How can people or companies interested in acting as sponsors get in touch with you? 

They can email me at sabrina40154@yahoo.com. There is a spot on my website too for sponsors if they wish to contact me there. I’m looking for food donations and demonstrations/program activities.

Cayuga Lake, canoe

A probably-more-tranquil-than-any-camp-would-ever-be view of Cayuga Lake (which the camp is near). Boy, wouldn’t summer be nice right about now?
Photo © Katrina Koger | Flickr

Have you run into any tricky logistics so far in organizing the camp? What’s your advice to other young women (and men) interested in organizing something like this in their community?

It’s difficult to get the word out, we don’t have many kids registered right now and I really need to figure out a way for people to find out about the camp. Also, getting food donations is a bit tricky, but I’m sure it will be OK as it gets closer to August. My advice is to not put off reaching out to people and organizing things, you have no time to procrastinate.

Are you excited about the new gluten-free Girl Scout cookie? (Had to ask.) What’s your favorite kind of gluten-free cookie?

I’m very excited about the new cookie. Since we don’t have them where I live yet, I am having my friend from camp who is a Girl Scout mail me some. She says they are very good. My favorite cookie, that is a verrryyy hard question. I’d have to say Lucy’s chocolate chip cookies. They are really good.

Favorite campfire song?

I know so many campfire songs, it’s a little ridiculous. My favorite is probably the Pizza Man song.

What’s next for you?

I plan to graduate high school next year then off to college for music.


So, how cool is that? Kudos to Sabrina for organizing what I’m sure will be a great success. If I had kids, I’d definitely sign them up.

In the meantime, I’m seriously considering volunteering. After all, I missed out on camp as a kid. I’d never even heard of the Pizza Man song! (I just looked it up on YouTube and I’m glad I did. Hope it’s about gluten-free pizza, though.)

Tell me about your camp experiences, favorite camp songs and activities, and S’Mores-inspired GF recipes in the comments. If you have questions for Sabrina about Celiac Strong Camp, go ahead and contact her at her website—and spread the word to anyone you think might want to join. By the way, I didn’t mean it about forgetting the cookies—I know I can’t.

Advertisements
Tagged , , , , , , , , , , , ,

Dear Thief,

We met under simple circumstances: I was hungry, you offered me cookies. In six weeks, that is. Cash upfront.

Photo © C. C. Chapman | Flickr

Photo © C. C. Chapman | Flickr

Our encounter’s conclusion was foregone before I even opened the door, before your mother could turn to you with that “What do you say?” face, before you could cock your pigtailed head and say, “Do you want to buy some cookies?”  You were adorable, your mother frightening. You made a great team.

I hesitated, just for a moment, before your reluctant salesmanship won me over. Thoughts of my own brief stint as a cookie barker flooded me with sympathy: hours spent hitting the pavement, hundreds of knocked-on doors, desperate pleas to strangers and neighbors to support the annual cause without a thought to their waistline. By which, of course, I mean giving up almost immediately and hoping Mom and Dad would agree to take the order forms in to work like everyone else’s parents did.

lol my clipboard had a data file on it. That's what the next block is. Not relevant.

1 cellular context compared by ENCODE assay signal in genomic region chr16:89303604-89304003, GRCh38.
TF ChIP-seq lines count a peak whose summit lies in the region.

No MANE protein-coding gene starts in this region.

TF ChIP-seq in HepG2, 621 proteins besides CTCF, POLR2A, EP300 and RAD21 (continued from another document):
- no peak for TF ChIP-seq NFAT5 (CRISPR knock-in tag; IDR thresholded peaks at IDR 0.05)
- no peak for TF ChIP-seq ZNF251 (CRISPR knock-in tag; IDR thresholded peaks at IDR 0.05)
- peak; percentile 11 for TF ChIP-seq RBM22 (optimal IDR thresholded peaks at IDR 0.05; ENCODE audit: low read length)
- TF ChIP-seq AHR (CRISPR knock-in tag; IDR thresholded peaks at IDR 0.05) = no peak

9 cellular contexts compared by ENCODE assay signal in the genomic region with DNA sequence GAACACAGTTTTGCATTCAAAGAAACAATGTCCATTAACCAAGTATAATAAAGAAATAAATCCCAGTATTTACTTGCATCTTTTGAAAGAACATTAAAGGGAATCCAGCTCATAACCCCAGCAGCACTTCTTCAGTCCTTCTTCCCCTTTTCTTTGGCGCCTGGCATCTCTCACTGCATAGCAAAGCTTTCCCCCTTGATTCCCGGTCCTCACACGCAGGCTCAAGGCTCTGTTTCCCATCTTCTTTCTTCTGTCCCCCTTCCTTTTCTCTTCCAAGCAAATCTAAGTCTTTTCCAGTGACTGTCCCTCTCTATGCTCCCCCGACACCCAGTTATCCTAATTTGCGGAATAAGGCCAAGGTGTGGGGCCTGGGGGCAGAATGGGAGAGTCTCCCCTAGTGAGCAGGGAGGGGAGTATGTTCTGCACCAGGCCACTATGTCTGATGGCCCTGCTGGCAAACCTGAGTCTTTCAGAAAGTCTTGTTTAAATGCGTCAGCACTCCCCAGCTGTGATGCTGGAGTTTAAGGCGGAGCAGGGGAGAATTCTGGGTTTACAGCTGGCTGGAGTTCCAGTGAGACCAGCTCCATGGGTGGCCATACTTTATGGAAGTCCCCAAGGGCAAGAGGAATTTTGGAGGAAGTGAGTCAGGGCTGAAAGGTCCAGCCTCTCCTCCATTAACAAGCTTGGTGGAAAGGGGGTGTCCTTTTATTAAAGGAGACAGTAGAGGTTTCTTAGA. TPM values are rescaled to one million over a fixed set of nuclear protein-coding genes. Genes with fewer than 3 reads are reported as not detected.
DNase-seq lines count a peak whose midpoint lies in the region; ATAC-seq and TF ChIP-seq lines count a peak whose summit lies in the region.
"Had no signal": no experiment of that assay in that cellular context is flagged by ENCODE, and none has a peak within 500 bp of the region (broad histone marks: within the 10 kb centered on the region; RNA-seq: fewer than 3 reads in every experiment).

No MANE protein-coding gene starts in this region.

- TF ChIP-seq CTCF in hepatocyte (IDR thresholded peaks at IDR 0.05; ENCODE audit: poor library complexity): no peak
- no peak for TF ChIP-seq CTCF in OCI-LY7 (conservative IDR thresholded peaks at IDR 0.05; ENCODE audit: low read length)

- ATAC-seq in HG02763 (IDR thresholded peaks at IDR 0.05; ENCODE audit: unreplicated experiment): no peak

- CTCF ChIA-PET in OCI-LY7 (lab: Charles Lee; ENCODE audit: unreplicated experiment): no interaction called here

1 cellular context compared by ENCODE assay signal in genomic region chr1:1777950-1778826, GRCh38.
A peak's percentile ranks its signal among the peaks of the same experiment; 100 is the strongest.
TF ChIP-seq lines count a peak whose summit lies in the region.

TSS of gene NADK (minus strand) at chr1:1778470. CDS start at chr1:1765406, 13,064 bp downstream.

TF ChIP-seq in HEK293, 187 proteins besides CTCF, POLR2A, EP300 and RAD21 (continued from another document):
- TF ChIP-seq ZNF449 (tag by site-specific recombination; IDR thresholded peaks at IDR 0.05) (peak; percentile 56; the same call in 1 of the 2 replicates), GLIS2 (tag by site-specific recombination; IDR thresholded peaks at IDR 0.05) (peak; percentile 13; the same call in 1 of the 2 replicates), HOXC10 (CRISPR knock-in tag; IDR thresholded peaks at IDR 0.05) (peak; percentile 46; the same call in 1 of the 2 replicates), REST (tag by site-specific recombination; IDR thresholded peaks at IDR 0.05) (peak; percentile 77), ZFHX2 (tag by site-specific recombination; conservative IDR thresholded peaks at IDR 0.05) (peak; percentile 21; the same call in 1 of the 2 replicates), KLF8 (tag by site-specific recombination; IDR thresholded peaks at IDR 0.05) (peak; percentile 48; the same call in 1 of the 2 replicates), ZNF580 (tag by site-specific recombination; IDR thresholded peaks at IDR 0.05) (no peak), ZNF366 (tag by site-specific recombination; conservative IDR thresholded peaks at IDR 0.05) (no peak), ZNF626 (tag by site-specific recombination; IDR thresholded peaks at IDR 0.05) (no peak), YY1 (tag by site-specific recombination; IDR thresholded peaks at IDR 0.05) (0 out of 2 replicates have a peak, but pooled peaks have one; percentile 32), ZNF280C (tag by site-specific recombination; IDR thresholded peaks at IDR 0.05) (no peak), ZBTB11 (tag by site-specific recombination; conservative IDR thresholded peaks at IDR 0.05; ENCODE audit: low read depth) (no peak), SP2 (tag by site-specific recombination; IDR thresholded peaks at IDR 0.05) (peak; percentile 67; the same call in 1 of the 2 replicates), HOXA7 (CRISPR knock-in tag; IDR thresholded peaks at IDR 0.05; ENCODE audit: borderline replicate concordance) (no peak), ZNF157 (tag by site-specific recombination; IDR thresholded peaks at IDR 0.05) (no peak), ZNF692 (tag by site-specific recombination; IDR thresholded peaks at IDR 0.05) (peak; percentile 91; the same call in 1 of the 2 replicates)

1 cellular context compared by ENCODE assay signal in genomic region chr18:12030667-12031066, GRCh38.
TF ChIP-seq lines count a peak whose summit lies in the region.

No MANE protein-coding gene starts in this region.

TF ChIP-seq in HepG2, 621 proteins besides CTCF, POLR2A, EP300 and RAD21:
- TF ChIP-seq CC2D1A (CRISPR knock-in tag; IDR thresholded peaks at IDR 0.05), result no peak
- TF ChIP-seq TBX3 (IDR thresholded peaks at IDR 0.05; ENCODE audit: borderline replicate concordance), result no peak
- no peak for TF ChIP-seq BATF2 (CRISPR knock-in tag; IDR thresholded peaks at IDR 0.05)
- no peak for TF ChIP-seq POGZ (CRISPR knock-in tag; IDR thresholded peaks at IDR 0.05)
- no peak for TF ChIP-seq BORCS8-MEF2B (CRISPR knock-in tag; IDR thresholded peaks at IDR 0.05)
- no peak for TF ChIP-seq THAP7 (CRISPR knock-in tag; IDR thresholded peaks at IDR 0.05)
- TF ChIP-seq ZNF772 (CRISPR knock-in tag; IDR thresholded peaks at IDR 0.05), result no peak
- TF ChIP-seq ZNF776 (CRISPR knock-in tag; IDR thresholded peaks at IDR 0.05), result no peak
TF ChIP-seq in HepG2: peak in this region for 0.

I smiled, I shrugged, I paid for a box of Do-si-dos.

Like I said, the circumstances were simple. You were a small and enchanting Girl Scout; I was a peckish twenty-something who was assuming no news on her celiac blood panel meant no celiac. In fact, gluten didn’t even enter my thoughts as I considered whether or not to fork over my four bucks. (I’m not sure what did enter my thoughts, because really? Do-si-dos instead of Tagalongs? What was I thinking?)

But here’s the thing, my dear Scout: I know how long I’ve known I have celiac disease. And I know how long before that I knew I might have celiac, and I know that it was before any of that that you sold me that box of cookies and told me you’d deliver it to my door in six weeks. I know precisely how long it’s been. And I won’t embarrass you or risk your mother’s wrath by revealing the figure here, but let me just say, it’s been more than six weeks. And no cookies in sight.

You live in my building somewhere, or so I assume, so one day our paths are sure to cross. Will I ask? Or will I just shake my head and disapprove from afar? Will I blame it on your troop leader, or your mother who coached you so well? Will I chalk it up to the inevitable leaning back girls do from sales careers? Will I forgive?

Look, I know you girls have been through a lot this year, and it’s not as though I can eat the cookies anyway. But it’s the principle of the thing. One fraud does not warrant another. I paid good money for those cookies. Four dollars for one measly box of the worst flavor! The least you could do is give me the satisfaction of staring longingly at the packaging, maybe taking a sad photo for my blog, then passing the cookies off to my roommates.

I must say, this failure to deliver does not bode well for your future job performance. Where’s your follow-through? And, more important, where are my Do-si-dos? Where’s your Scout’s honor? Is that for boys only? The Girl Scouts may have lost me as a customer already, through no fault of your own, but if my lifelong and complete inability to consume your wares hadn’t convinced me, you have. This time next year, I’ll be making my own. And you’ll be scamming somebody new.

Disappointing, little Girl Scout. Disappointing.

Sincerely,
Molly

Tagged , , , , ,
Advertisements
%d bloggers like this: